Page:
The latter is the most logical, and a probable use of the flexibility afforded by 26-man squads. Cannon’s value is his ability to tuck in as something akin to a third center back, in the 3-2-2-3 possession shape that the USMNT toyed with this month. Yedlin’s value is his straight-line speed and World Cup experience — something this team, without him, would not have. And Scally’s value is … well, Dest isn’t the most durable fellow. With no other deputy left back on the roster, it’d be silly to not prepare multiple contingency plans for an injury crisis.
Locks: Walker Zimmerman, Chris Richards
Likely: Aaron Long
Bubble: Cameron Carter-Vickers, John Brooks, Erik Palmer-Brown
Can play here too: James Sands
Zimmerman is a rock. With neither Long nor Carter-Vickers seizing the other starting place in June, Richards — who missed this camp in the final stages of recovery from an injury — is the favorite to partner Zimmerman.
The question, as ever, is: What’s the deal with John Brooks?
He’s the most accomplished left-sided center back in the pool. He wants to play for the national team like his “American identity is at stake.” It’s not quite clear why Berhalter hasn’t wanted him since the fall. Whatever the reasoning, he appears to be on the outside looking in, behind Long — whom Berhalter trusts — and Carter-Vickers, who just signed a permanent deal at Celtic, where he was superb this past season.
Locks: Tyler Adams, Weston McKennie, Yunus Musah, Luca de la Torre
Likely: Kellyn Acosta
Bubble: James Sands, Christian Roldan, Gianluca Busio
Can play here too: Gio Reyna, Brenden Aaronson, Malik Tillman, Djordje Mihailovic
With Reyna and Aaronson capable of playing centrally, this is the USMNT’s deepest position. Adams will definitely start. Musah and McKennie almost surely will too. And Luca de la Torre has dazzled almost every time he’s donned a U.S. jersey recently. He had an “excellent” June camp, Berhalter said, and surely locked up a place in the 26 with his performances, which concluded with the majestic cross that spared the Americans defeat in El Salvador.
“He’s a guy that is really is carving out his role,” Beerhalter said Tuesday. “Whether that’s as a starter or a guy who can come in and impact the game from an offensive standpoint.”
Acosta seems secure as the most defensive-minded midfielder off the bench. With Aaronson, de la Torre and Reyna in the mix, Berhalter might not need another attacking-minded No. 8, which is why the sixth central midfield slot could go to Sands, who’d also be the fifth center back.
Sands, like, Busio, was left off the June roster after a grueling first European season, which climaxed with a substitute appearance in the Europa League final with Rangers. The reason, Berhalter said, was “for them to rest and recover. Doesn’t mean that they don’t have a chance … to participate in the World Cup.”
Locks: Christian Pulisic, Tim Weah, Gio Reyna, Brenden Aaronson
Bubble: Paul Arriola, Jordan Morris, Jordan Morris, Djordje Mihailovic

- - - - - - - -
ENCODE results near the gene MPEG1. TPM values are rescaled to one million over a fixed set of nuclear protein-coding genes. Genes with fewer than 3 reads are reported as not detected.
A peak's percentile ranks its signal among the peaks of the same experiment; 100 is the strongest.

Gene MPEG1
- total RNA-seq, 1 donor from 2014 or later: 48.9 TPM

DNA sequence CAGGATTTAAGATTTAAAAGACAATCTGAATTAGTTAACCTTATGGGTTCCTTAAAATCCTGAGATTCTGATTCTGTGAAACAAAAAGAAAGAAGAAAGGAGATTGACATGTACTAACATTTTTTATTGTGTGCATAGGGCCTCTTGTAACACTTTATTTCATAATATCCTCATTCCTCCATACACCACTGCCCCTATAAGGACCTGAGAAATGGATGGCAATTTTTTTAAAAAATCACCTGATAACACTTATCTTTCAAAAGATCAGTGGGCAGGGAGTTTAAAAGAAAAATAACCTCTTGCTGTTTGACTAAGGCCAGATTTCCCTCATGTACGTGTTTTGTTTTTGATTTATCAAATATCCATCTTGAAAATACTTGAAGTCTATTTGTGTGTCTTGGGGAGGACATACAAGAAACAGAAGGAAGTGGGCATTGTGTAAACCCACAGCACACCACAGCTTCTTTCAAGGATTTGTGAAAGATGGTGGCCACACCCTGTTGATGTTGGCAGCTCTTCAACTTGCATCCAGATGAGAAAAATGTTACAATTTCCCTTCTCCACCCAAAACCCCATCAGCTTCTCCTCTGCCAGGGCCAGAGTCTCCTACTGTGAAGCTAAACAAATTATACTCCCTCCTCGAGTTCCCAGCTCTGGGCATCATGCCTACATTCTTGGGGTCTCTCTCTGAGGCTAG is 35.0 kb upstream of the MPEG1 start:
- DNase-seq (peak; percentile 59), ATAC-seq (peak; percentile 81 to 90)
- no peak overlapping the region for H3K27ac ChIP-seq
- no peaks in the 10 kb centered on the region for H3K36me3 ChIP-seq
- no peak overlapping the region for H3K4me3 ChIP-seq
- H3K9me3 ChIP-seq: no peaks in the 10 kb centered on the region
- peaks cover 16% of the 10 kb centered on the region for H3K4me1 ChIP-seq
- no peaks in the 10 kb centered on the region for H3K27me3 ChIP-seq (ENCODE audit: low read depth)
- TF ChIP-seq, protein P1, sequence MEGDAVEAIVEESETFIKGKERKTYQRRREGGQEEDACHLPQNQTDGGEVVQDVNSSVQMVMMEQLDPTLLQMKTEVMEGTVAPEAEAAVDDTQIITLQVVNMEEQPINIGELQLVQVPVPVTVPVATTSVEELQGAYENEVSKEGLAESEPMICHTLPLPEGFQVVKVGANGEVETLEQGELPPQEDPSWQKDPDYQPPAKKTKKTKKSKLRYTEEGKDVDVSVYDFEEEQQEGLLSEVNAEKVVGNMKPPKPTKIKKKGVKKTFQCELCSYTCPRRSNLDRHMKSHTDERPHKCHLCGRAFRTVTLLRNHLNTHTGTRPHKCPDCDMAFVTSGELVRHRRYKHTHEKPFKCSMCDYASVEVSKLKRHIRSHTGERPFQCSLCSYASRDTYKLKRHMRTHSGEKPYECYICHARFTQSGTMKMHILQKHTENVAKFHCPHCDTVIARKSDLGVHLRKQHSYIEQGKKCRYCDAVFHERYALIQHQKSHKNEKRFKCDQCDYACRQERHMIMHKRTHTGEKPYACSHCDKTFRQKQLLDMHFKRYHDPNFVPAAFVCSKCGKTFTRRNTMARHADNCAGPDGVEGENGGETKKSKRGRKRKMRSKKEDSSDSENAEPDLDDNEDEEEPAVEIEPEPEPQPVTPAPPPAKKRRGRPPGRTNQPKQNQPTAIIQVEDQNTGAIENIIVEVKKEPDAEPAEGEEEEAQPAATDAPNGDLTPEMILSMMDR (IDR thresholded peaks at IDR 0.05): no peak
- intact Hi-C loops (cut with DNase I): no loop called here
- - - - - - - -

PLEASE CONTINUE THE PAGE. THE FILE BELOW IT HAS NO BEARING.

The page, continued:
Pulisic will start, obviously. Weah probably will, too, because he gives this USMNT a directness that it otherwise lacks, even if Reyna is the more talented player. Aaronson is somehow a reserve despite being the second-most expensive American player ever. If he starts strong at Leeds, Berhalter will agonize over how to jam him into the starting 11, but these are good problems to have.
Given the positional flexibility of the locks, there’s likely room for at least one more winger. Arriola is the favorite, but Morris could usurp him with a goal-scoring surge over the second half of the MLS season.
Likely: Jesus Ferreira
Bubble: Ricardo Pepi, Haji Wright, Jordan Pefok, Josh Sargent, Daryl Dike
Longshots: Brandon Vazquez, Any Striker Who Gets Hot In September And October
Don’t read too much into Ferreira’s four-goal fiesta in a 5-0 win over Grenada last Friday. But read into the way Berhalter talks about the FC Dallas No. 9. “We don’t judge him just based on goals,” Berhalter said after Ferreira’s breakout. “He does a lot of other stuff that really helps this group be successful.”
In the absence of a bonafide finisher, Berhalter loves Ferreira’s pressing and withdrawn link-up play alongside two wingers who can get vertical. A crescendoing chorus of fans and pundits have called for lineups featuring Weah at striker, but, “playing as a high winger, threatening the back line,” Berhalter said last week, Weah is “getting chances like we think forwards do at times.” And Ferreira’s propensity to drop deeper allows him to do that. It’s non-traditional. But it works. “We’ve considered [Weah] at striker I think only in special circumstance situations,” Berhalter said.
So Ferreira, in current form, is the preferred option. Of course, form is fickle, especially among USMNT strikers. Pepi was the Next Big Thing last October, and hasn’t scored since. Wright broke out this spring in Turkey, but had an up-and-down June camp, and will now sort out an up-in-the-air club future.
Berhalter spoke lukewarmly about Wright multiple times this month, and said Tuesday after substituting him at halftime: “It’s always difficult when players get an opportunity and don’t fully capitalize on it. It’s not nice for a coach, it’s not nice for the player, it’s nice for the group. We were all rooting for Haji to be a force. … And it just wasn’t his night tonight. It doesn’t rule him out for anything in the future. … But it was an unlucky night for him tonight for sure.”
Pefok and Dike have, at times over the past two years, found the type of form Wright did in recent months. Whoever among this group begins scoring goals in September and October will earn a trip to Qatar. Ferreira is the only one who, with everything he does outside the penalty box, has risen above the fray.